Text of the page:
Newspaper article THE JOURNAL RECORD

Capital Concerns: Banks' Uncertainty over Reserve Could Raise Commercial Real Estate Loan Prices

Newspaper article THE JOURNAL RECORD

Capital Concerns: Banks' Uncertainty over Reserve Could Raise Commercial Real Estate Loan Prices

Article excerpt

TULSA - A new regulation may raise costs on some commercial real estate loans, according to executives speaking at an NAIOP Tulsa breakfast meeting Wednesday.

New minimum risk base requirements under 2013 revisions to Section 171 of the Dodd-Frank Wall Street Reform and Consumer Protection Act's Collins Amendment force lenders to reserve 100 percent of capital for certain commercial real estate loans, said Blake Will, market manager for Great Southern Bank's Tulsa loan office.

It rises to 150 percent for high-volatility commercial real estate loans, he told the NAIOP audience at Tulsa's Marriott Southern Hills Hotel.

Borrowers also were required to provide a minimum 15 percent in equity for each deal on Day One, Will said. This equity could involve cash readily marketable, additional collateral or improvements made to the property before the financing agreement was reached.

Originally the Springfield, Missouri, bank understood that the base requirements applied to bank holding companies with $10 billion or more in assets, Will said. A Congressional Research Records report issued one year ago said holding companies with $15 billion or more in assets had a three-year phase-out period starting January 2013, while those smaller than $15 billion had a 10-year period. Lenders below the $500 million level were not expected to be affected by the amendment.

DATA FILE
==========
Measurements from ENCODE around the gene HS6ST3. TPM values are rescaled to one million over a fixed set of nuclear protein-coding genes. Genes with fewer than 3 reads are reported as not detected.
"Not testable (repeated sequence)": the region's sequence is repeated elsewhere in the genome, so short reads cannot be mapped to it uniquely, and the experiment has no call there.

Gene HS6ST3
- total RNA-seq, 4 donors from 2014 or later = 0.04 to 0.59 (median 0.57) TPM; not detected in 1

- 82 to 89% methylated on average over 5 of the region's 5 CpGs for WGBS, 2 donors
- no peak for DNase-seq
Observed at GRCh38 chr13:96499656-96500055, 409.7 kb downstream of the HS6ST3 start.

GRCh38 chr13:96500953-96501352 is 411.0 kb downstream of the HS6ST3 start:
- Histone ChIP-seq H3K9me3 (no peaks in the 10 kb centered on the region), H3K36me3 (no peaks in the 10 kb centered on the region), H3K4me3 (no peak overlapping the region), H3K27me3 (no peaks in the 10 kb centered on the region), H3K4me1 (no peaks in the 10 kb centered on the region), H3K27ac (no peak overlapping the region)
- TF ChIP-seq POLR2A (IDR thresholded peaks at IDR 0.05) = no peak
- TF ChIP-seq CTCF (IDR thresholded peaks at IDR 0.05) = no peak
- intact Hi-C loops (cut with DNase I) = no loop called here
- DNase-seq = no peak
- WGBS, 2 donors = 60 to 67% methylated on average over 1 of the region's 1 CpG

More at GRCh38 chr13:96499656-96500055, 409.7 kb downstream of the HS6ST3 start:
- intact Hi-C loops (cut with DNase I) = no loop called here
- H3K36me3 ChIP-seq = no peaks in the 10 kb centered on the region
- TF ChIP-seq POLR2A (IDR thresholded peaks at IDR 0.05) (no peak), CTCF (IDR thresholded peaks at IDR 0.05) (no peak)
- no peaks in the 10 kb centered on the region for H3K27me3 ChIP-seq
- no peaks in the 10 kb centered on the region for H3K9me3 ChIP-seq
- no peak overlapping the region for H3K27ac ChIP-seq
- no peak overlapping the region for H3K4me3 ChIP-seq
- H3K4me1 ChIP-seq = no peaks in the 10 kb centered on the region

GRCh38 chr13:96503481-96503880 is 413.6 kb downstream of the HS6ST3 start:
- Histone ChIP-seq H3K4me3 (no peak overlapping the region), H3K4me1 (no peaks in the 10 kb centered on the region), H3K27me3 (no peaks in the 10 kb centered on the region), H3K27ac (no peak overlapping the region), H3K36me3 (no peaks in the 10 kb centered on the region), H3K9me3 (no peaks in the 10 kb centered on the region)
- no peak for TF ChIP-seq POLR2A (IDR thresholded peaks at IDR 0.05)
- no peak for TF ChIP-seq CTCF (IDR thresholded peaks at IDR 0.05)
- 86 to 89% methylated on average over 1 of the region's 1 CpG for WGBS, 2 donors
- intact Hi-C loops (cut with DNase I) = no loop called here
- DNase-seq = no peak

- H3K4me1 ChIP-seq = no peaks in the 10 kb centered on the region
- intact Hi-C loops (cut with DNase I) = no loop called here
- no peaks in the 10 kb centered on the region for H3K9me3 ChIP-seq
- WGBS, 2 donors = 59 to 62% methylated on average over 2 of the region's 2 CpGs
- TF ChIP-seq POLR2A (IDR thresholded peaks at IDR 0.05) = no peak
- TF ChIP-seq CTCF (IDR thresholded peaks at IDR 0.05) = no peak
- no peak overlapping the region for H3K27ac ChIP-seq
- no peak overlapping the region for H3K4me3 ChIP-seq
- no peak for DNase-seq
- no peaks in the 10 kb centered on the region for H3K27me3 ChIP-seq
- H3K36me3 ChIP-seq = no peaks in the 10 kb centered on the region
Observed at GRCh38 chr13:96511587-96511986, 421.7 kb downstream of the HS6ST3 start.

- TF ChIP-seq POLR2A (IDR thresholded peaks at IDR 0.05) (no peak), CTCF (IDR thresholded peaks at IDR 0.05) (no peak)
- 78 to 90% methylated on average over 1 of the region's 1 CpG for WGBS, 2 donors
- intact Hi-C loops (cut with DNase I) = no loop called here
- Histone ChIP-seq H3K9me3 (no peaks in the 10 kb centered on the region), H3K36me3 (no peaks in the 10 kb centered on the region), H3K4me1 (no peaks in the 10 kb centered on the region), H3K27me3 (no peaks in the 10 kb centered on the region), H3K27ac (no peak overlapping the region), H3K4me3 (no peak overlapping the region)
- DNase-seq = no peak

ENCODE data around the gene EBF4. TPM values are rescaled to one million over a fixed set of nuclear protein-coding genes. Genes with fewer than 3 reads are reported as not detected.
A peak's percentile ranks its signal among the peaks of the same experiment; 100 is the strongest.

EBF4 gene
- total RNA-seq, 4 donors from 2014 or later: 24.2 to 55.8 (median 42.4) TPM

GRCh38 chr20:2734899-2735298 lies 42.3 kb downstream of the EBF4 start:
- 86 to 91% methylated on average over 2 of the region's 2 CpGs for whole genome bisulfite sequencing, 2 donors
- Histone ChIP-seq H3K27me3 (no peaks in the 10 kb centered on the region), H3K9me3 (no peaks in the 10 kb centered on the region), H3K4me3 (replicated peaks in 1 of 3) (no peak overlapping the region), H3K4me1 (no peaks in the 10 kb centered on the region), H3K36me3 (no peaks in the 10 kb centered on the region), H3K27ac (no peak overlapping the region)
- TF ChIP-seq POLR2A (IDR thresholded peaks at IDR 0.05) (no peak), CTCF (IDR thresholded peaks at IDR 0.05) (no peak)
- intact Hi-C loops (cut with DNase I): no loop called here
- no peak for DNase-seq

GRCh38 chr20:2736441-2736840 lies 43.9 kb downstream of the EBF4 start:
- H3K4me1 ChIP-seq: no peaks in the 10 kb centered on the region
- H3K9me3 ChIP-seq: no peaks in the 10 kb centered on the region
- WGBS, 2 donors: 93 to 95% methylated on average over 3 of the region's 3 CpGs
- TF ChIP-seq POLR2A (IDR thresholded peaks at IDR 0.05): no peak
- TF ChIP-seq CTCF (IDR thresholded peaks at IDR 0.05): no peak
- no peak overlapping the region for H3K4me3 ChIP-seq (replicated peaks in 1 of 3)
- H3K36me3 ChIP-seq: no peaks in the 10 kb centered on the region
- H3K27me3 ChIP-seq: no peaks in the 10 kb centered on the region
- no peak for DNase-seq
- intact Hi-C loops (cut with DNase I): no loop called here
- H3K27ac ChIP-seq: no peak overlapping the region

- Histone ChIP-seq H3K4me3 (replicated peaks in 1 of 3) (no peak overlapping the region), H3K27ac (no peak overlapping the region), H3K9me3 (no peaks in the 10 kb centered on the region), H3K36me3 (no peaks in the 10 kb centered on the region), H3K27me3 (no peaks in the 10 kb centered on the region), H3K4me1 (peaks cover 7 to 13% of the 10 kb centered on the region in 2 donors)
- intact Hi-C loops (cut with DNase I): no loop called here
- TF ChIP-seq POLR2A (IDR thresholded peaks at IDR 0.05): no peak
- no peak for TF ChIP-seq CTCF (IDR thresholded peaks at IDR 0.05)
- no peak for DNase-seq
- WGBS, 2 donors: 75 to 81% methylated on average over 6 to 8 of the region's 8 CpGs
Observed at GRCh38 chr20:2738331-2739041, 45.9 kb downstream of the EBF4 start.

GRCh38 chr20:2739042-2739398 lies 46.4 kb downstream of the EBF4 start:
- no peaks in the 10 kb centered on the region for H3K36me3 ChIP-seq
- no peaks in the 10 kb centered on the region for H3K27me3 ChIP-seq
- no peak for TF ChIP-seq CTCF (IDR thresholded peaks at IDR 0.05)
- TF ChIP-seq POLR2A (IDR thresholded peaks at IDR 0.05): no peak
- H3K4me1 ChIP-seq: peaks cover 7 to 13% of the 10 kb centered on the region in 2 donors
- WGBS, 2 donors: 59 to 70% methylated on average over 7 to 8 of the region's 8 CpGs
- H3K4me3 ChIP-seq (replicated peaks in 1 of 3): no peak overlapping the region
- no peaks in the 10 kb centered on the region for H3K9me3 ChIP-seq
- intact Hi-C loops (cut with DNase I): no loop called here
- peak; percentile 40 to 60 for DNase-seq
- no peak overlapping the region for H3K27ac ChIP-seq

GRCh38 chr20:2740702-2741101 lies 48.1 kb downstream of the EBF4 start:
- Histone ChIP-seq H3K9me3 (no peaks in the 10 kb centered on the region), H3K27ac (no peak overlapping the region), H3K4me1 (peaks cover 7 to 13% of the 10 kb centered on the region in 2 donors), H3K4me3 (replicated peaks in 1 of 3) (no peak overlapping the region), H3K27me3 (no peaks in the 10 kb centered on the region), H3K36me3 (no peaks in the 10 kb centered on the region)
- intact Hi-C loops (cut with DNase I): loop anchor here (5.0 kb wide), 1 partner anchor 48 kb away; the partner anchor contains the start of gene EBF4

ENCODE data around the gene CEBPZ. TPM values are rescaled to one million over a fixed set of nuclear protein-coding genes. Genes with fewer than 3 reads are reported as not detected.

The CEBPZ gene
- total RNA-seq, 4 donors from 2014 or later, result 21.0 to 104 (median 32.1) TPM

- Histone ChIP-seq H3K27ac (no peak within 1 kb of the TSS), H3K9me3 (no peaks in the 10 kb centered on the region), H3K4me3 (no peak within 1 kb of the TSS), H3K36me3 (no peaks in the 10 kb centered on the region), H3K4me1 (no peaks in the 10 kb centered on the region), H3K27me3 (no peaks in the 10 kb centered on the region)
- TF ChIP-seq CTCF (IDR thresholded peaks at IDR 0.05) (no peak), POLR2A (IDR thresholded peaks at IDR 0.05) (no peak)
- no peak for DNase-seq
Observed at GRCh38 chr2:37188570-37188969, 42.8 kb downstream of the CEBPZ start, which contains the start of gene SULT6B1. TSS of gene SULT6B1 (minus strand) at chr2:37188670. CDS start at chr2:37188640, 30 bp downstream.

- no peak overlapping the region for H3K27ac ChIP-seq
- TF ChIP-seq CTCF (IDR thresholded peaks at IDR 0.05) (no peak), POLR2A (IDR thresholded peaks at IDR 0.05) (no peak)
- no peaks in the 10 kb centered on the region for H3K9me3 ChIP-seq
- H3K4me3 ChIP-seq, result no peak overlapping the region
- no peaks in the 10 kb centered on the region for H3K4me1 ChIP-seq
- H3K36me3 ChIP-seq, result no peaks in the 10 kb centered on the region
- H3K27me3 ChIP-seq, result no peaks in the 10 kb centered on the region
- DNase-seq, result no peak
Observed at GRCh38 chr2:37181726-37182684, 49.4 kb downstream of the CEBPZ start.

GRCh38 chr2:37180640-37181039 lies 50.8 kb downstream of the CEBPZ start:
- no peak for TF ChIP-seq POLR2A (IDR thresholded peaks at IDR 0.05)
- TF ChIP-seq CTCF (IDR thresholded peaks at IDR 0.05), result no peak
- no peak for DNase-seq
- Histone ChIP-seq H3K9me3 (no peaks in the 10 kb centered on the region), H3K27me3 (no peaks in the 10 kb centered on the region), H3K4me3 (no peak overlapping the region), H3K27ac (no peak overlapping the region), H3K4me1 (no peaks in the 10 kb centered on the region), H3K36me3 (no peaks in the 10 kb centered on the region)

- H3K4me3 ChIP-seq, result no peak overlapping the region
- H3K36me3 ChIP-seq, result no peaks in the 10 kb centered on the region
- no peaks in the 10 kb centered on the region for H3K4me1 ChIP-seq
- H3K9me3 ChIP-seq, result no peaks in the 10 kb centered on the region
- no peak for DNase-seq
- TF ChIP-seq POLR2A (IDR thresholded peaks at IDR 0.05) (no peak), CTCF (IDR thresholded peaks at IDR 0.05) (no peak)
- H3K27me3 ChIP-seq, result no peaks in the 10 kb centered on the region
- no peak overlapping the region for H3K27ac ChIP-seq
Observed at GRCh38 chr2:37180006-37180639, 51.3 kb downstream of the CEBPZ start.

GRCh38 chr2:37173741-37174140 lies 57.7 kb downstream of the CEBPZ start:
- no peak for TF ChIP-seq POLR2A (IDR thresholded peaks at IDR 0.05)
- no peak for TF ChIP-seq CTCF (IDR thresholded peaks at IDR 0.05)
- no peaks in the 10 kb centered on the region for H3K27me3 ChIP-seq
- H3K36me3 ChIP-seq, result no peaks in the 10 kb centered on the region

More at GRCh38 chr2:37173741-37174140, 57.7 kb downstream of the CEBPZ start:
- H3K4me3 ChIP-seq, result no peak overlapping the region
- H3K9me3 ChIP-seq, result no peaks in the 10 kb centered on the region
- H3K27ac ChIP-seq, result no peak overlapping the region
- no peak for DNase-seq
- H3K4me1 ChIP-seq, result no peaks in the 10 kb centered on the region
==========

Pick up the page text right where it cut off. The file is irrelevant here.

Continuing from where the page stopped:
But Will said that as the regulations kicked in, changing interpretations and a lack of federal guidance led the $4 billion Great Southern to proactively adopt the rules. That burden was heightened because the regulations applied to past and present loans, Will said. This required Great Southern to verify it met capital requirements on each affected loan in its portfolio.

"That takes away a lot of capital from banks," he said. "Eventually it will drive pricing up, which none of us really wants. In order for the banks to offset the capital they have to reserve, we have to increase the price of the loan."

Will expressed optimism the burden may lighten as regulators clarify guidelines. …

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